The Palm Springs Art Museum is kicking their upcoming season off in style with an exhibit titled Killer Heels. The theme of the exhibit is the art of the high-heeled shoe. The exhibit runs through December 13.
When you look at a high-heeled shoes, you wouldn’t expect such a detailed history, but they have a history going back to the 17th century. There are 50 historical designs and 110 contemporary designs in the exhibit and many of the shoes have come from designer archives, the Brooklyn Museum, and the Metropolitan Museum of Art.
As you walk through the exhibit, you’ll notice some very strange designs, and some that are not what they seem. One example is called “NOVA,” designed by Zaha Hadid at United Nude. It’s based on an architectural design and it’s made of vinyl rubber, napa leather, and fiberglass. The design of the shoe resembles a futuristic building.
Some of the more historical high heels are based on 17th and 18th century living. For instance, the history of the platform shoe was worn in Europe during the 18th century to avoid the garbage and muck on the streets at the time. The exhibit also touts that the high heeled shoe was worn by aristocratic men, which is not all that strange when you consider the men’s “formal pump” or it’s name of the “opera pump” having a very feminine design.
Other interesting shoes in the exhibit are a pair of Lady Gaga’s heels that have miniature people crawling up the shoe, a shoe known as “Beyond Wilderness” that has a tree design, and 19th century shoes from China known as the “Manchu.” There are short films to accompany the exhibit that have some cultural, sexual, social, and other miscellaneous themes related to high heeled shoes.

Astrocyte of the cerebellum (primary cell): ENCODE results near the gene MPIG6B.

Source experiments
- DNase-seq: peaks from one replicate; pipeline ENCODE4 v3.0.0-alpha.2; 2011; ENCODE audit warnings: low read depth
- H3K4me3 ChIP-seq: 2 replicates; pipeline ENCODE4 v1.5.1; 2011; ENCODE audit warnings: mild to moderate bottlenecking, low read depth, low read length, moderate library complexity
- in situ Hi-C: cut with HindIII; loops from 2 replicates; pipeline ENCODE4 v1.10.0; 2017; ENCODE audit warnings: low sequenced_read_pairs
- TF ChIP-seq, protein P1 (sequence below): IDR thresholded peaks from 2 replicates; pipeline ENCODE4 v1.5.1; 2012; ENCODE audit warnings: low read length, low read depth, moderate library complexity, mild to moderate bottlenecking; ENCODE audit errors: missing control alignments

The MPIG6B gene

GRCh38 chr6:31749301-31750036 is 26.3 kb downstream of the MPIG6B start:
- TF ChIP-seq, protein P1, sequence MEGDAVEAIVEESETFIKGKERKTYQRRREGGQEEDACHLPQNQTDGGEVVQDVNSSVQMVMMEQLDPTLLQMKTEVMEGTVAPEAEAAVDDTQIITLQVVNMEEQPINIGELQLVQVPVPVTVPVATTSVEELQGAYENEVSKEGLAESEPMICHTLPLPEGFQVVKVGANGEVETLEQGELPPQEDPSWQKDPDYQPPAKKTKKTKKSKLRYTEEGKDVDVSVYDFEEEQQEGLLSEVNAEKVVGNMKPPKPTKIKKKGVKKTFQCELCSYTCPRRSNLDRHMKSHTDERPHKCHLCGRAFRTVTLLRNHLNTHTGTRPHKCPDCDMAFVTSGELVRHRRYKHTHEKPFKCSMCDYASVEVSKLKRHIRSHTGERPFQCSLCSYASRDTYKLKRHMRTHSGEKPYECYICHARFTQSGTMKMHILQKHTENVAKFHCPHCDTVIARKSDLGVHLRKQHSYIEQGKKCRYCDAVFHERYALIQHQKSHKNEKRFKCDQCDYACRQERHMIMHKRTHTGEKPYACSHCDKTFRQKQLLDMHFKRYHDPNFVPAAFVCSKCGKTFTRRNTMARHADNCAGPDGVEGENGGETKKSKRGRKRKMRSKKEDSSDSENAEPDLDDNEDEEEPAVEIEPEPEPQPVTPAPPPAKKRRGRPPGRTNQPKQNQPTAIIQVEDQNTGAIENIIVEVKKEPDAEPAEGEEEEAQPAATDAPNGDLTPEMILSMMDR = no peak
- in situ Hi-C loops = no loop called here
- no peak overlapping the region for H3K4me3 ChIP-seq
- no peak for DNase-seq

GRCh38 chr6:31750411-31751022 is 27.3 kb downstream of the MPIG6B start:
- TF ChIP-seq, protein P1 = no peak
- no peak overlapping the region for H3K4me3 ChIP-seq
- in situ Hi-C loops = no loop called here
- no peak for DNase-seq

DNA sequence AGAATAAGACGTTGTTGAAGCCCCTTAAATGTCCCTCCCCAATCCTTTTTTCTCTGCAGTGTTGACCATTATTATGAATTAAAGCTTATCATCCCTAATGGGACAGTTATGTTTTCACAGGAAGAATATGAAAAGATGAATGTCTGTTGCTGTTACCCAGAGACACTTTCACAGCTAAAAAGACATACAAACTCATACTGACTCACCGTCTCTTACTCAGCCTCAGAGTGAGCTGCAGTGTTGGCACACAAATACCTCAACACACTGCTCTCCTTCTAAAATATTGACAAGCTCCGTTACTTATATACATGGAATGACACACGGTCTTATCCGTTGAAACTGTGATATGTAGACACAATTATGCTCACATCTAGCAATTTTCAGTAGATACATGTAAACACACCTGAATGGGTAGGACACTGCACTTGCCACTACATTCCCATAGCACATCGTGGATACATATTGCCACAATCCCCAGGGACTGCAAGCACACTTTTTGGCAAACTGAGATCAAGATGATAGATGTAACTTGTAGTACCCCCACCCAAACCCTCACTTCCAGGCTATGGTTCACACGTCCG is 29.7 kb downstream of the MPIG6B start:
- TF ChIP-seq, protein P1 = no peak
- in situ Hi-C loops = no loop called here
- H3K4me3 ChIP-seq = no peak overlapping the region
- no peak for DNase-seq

The exhibit is not large, but there are plenty of fascinating designs and history to give you a perspective of how simple of a fashion accessory has played into culture going that far back in history to explain how many of the modern designs originated. There are also some high heels that have functions you would not expect. Of course there are some truly ridiculous designs that obviously were not meant for wear, such as a pair of modern wooden platform shoes that don’t appear to have any type of insole or support for one’s foot.
If you want a more detailed history, there is a small library reference table outside of the exhibit that offers books with more information on the history of high heeled shoes.
Whether you are an art history buff or someone who just enjoys a good exhibit, this is a show worth going to.
Please visit Palm Springs Art Museum’s website for more information:
Photos By: Arslane Merabet